Mark, the proprietor of As Easy As Riding A Bike, used to be ‘a relentless optimist, holding the belief that cycling is just such a naturally brilliant way of getting around that, sooner or later, everyone else is going to realize it, and leap onto the bicycles that are gathering cobwebs in their garages.’
Realising this vision was perhaps a little optimistic, Mark revised his stance and adopted a more ‘realistic’ approach.
As Easy As Riding A Bike is full of interesting pieces – and we particularly enjoyed his essay on shared space, a topic close to the hearts of most Londoners (see our posts on Exhibition Road or Soho streets). Mark’s passion and knowledge are evident in what is a comprehensive article.
Mark’s post looks at how space in London is being compromised, distorted and ultimately shared – looking at some interesting international case studies by way of comparison. This topic has been a hugely popular one recently – with Movement For Liveable London, ibikelondon and even BBC Radio 4 covering it.
In the words of the Movement for Liveable London,
‘The concept of shared space seeks to improve the way a street functions as a place by reducing segregation between pedestrians and vehicles and minimising traffic related signs, signals and street furniture.’
The struggle between man and vehicle is the dominant theme here – and it’s interesting to note from Mark’s photographs the sheer extent to which an area such as Piccadilly Circus has evolved over time, with pedestrian’s freedom to roam slowly squeezed and minimised as larger roads have eroded walking space.
Amidst sprouting traffic lights, signposts and yellow lines, Mark says ‘it is the emergence of the motor car, and its gradual dominance of our street environment, that is responsible both for the declining quality, and the increase in rules and regulations.’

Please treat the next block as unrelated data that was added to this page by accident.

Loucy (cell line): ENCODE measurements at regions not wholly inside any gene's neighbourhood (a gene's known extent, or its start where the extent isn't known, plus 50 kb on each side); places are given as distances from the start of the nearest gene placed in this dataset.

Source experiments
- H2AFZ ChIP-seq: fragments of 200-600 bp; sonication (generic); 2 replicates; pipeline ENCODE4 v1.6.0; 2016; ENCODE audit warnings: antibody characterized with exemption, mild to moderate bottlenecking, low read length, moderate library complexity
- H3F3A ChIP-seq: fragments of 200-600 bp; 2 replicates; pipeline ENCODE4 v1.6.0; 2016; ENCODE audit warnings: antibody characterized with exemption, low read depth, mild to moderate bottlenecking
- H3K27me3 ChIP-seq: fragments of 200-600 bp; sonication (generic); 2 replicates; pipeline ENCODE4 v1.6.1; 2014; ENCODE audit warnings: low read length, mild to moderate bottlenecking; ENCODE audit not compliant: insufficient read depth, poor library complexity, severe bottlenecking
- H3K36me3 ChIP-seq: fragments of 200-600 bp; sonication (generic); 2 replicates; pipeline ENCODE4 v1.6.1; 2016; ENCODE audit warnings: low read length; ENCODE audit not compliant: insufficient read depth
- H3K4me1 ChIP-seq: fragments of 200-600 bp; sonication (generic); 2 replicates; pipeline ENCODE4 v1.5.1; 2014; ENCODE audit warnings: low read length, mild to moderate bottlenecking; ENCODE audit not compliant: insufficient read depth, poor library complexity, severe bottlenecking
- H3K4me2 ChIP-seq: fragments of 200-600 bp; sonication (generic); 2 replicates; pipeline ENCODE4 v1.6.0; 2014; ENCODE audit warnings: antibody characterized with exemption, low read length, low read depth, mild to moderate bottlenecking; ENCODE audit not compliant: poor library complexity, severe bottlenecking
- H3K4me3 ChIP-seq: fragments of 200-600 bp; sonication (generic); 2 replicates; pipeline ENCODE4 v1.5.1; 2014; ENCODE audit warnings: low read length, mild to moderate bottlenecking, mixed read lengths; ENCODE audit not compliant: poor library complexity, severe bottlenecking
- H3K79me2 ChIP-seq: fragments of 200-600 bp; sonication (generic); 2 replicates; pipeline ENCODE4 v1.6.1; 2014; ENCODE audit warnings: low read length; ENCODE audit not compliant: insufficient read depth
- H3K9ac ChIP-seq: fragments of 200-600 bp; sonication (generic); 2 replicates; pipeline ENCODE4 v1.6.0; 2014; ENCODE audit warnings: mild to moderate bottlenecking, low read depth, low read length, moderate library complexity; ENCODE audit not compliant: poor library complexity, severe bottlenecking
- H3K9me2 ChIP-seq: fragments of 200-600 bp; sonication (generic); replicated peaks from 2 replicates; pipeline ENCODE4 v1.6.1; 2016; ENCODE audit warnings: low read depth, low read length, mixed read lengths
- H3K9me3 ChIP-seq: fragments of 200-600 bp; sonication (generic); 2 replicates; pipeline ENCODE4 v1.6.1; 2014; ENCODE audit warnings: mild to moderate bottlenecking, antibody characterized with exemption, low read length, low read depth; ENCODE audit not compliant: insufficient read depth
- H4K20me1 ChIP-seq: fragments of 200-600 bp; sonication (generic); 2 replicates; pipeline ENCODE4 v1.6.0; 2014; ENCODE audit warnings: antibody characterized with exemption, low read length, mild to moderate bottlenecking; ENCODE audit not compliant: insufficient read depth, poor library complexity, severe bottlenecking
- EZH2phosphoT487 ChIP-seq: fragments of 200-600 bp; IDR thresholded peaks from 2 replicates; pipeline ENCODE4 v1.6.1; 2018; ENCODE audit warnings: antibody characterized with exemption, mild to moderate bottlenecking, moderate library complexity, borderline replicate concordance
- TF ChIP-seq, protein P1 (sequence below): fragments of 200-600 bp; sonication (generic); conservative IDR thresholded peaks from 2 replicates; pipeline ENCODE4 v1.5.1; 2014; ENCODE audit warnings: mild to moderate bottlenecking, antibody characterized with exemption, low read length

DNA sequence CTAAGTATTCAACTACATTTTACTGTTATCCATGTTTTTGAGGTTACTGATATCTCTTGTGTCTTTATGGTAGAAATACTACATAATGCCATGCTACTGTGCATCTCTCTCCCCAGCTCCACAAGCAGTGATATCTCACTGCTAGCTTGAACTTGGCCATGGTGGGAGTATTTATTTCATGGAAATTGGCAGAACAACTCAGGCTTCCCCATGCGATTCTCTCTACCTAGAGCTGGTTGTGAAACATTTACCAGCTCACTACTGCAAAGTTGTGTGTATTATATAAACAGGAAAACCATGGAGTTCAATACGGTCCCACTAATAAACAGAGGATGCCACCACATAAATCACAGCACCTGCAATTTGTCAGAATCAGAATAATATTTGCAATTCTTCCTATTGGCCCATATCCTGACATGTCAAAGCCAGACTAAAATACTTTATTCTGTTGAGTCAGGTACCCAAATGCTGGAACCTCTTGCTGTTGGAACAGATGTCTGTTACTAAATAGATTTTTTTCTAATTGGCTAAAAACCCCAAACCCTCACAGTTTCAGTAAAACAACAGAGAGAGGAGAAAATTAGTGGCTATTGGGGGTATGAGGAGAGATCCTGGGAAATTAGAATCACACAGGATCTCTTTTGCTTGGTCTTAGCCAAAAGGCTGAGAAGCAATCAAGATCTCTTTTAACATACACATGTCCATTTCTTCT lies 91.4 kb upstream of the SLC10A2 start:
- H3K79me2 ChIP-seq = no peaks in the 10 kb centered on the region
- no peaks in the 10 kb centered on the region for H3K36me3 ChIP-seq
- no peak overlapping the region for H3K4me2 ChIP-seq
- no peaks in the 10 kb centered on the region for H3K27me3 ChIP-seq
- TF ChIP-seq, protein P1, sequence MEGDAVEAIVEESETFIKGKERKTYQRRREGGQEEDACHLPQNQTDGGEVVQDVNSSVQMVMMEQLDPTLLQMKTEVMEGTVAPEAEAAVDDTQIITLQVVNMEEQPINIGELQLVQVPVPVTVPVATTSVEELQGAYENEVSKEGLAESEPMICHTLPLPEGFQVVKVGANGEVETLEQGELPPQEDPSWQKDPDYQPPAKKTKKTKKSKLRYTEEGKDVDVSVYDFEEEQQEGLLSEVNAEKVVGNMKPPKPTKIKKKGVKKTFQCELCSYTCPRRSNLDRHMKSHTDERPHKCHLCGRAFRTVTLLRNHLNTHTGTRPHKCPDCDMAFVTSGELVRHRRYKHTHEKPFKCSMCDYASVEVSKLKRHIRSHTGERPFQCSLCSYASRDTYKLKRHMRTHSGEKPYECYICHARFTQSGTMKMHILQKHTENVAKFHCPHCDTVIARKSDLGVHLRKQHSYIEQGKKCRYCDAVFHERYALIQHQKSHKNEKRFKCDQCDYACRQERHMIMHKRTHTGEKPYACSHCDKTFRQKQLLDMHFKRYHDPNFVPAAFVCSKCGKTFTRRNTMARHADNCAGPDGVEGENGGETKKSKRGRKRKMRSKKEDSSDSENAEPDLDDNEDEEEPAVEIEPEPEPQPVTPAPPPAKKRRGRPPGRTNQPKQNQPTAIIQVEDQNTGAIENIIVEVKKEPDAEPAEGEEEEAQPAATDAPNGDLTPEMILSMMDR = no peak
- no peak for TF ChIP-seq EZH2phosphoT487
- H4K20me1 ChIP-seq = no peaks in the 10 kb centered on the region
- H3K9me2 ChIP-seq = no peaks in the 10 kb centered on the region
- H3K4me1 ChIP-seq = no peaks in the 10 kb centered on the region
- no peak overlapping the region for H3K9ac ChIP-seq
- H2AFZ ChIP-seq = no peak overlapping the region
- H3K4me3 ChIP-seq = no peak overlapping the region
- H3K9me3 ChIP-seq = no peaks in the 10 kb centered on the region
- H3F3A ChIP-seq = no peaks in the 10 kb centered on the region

For Mark, the car is putting unbearable strain on the relationship between us and the space in which we live and work.
‘It is quite clear, to me at least, that if you don’t take action to tame the motor vehicle – not to get rid of it, but to tame it – then you won’t see a civilized street.’
Mark’s is an advocate for introducing a consistent set of rules to which everyone – on legs and wheels – should adhere:
Rules are necessary to protect the quality of our street environments – be they no parking or waiting, or no entry signs, or limited permeability for certain types of motor vehicles.’
Rules ultimately make things safer, but at the same time they provide guidelines from which to expand. Mark is not impressed by the new set up on Exhibition Road in West Kensington. He describes it as:
‘A desperate, double failure – but one that has resulted in the deputy chair of Transport for London proclaiming ‘shared space’ as some universal panacea for nearly every single road in London.’
Mark criticises the way in which the UK has simply followed others (the Dutch for example), replicating their tactics for sharing space but with a severe lack of thought for the relevant surroundings and the resulting implications locally. You can’t just throw moving vehicles and walking people together and expect it to work. These processes need to be progressively thought through.
Shared space is something we thought really carefully about when designing East Village. Away from open roads, shared courtyards are one of the things we think can have a positive impact on the way in which members of a community interact with each other and with the space in which they live. What do you think? What other ways can planners and architects ensure that pedestrians and residents have the space they need? We’d love to hear your thoughts.